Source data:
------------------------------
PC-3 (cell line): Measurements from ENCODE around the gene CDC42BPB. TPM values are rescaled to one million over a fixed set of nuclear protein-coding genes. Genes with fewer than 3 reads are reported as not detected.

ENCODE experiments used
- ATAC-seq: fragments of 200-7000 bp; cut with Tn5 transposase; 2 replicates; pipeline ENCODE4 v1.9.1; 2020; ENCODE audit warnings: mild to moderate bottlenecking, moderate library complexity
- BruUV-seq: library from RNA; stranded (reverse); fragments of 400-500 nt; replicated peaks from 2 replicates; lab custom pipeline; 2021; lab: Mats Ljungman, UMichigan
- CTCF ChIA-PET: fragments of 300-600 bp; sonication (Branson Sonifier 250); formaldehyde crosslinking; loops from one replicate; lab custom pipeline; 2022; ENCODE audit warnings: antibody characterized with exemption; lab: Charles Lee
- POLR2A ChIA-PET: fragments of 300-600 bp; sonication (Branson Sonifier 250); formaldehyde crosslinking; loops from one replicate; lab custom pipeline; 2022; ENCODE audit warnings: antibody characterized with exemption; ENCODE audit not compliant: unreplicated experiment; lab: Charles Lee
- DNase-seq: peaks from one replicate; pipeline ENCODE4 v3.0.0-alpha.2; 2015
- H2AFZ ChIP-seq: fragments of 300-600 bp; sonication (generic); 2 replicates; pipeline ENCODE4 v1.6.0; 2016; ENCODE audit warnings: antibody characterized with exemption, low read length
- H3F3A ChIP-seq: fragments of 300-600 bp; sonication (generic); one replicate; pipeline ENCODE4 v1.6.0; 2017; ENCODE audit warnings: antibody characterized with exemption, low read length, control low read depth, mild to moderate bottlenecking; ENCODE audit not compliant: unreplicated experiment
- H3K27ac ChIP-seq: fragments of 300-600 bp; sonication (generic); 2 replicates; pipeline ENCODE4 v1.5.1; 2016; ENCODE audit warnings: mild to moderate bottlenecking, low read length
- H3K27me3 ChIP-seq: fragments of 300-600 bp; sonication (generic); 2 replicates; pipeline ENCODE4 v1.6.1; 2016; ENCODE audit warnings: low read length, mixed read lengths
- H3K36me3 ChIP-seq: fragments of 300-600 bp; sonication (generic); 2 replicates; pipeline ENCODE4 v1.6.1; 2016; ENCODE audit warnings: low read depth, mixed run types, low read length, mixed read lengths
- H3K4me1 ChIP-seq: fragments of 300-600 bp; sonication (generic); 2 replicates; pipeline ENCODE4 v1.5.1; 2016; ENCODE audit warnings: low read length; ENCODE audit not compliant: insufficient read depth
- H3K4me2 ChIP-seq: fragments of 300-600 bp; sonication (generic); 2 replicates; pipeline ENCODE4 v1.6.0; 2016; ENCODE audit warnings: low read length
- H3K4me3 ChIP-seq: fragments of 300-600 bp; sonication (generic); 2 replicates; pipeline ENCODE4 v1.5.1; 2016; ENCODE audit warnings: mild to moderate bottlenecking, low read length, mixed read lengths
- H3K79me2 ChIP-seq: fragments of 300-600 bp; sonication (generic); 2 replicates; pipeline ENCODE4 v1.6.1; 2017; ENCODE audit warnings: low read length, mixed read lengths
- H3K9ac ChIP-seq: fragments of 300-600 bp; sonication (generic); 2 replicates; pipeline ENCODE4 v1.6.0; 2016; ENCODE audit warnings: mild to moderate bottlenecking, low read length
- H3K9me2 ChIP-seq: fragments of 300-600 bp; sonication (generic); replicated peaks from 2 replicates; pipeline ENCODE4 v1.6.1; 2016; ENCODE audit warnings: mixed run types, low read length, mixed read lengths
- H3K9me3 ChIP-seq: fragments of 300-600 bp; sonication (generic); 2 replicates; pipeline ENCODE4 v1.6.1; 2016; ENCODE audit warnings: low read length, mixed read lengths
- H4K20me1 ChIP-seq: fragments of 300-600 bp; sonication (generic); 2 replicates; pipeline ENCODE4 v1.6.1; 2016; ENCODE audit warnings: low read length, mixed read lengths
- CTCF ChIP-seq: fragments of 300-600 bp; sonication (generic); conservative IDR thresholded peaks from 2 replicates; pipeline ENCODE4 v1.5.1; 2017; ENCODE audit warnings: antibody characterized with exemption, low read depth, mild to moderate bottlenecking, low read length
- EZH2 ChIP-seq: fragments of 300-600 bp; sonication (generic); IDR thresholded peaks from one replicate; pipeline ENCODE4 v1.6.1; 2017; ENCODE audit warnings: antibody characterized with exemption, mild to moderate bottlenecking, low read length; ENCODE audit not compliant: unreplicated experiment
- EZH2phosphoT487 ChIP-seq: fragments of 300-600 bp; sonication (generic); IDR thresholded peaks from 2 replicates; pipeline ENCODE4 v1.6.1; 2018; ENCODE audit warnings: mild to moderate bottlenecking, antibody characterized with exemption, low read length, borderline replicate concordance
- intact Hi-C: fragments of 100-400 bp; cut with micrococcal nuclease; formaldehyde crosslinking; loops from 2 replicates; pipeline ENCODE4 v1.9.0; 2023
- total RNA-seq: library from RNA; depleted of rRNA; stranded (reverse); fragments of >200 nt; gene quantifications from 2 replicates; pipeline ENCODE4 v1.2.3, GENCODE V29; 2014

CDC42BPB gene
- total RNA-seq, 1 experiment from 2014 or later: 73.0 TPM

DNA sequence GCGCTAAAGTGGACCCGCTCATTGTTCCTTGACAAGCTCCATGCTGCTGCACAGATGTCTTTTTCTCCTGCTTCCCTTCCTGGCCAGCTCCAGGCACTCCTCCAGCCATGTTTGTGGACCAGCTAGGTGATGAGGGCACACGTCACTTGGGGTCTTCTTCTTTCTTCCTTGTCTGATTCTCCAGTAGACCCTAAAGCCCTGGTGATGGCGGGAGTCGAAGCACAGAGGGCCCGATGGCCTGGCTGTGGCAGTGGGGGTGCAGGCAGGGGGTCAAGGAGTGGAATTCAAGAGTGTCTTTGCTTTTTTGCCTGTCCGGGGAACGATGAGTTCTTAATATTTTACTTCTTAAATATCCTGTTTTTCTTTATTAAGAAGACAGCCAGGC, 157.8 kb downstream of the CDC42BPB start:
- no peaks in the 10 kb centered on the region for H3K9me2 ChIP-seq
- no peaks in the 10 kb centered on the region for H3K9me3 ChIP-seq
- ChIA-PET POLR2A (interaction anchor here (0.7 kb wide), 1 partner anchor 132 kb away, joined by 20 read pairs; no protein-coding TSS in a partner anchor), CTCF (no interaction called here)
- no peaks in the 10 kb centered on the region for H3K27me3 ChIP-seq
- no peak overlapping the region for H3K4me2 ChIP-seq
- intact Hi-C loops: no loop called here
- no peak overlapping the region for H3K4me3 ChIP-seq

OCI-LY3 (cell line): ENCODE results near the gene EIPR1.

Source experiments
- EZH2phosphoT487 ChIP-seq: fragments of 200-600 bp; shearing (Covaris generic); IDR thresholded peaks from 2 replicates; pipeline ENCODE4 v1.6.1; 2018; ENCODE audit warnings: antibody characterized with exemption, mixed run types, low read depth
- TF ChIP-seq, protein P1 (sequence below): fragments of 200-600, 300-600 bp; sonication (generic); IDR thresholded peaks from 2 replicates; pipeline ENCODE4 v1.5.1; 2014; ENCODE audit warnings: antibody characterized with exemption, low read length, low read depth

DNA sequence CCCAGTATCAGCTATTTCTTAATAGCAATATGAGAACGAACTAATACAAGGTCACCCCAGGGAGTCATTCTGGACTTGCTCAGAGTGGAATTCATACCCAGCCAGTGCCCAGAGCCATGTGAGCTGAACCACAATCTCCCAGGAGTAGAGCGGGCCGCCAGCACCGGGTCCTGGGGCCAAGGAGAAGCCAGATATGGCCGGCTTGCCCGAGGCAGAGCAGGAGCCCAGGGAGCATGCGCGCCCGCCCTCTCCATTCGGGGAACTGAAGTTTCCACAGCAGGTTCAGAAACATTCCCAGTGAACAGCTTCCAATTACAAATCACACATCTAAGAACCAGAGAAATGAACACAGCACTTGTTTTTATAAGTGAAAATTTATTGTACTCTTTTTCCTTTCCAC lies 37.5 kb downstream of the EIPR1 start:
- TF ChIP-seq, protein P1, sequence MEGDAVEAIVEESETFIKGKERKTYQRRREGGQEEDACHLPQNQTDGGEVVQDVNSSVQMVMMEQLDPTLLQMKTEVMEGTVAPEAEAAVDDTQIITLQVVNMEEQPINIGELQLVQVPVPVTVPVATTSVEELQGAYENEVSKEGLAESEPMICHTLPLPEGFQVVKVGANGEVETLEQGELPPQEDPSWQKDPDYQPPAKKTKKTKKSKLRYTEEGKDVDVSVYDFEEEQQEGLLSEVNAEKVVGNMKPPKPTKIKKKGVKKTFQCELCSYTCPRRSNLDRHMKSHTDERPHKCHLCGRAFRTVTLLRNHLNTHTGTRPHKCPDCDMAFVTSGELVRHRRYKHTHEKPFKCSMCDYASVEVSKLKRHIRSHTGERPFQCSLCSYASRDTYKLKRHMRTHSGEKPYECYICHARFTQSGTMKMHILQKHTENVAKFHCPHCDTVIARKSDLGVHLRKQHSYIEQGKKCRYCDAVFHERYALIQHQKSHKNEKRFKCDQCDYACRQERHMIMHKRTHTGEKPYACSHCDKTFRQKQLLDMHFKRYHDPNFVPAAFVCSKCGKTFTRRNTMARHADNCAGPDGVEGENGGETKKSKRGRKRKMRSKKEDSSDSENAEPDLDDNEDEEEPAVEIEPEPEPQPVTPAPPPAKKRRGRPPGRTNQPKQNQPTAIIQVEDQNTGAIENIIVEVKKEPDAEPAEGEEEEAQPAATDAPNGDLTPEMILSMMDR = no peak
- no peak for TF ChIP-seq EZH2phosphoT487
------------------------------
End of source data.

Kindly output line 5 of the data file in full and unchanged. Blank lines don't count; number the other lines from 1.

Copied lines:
- CTCF ChIA-PET: fragments of 300-600 bp; sonication (Branson Sonifier 250); formaldehyde crosslinking; loops from one replicate; lab custom pipeline; 2022; ENCODE audit warnings: antibody characterized with exemption; lab: Charles Lee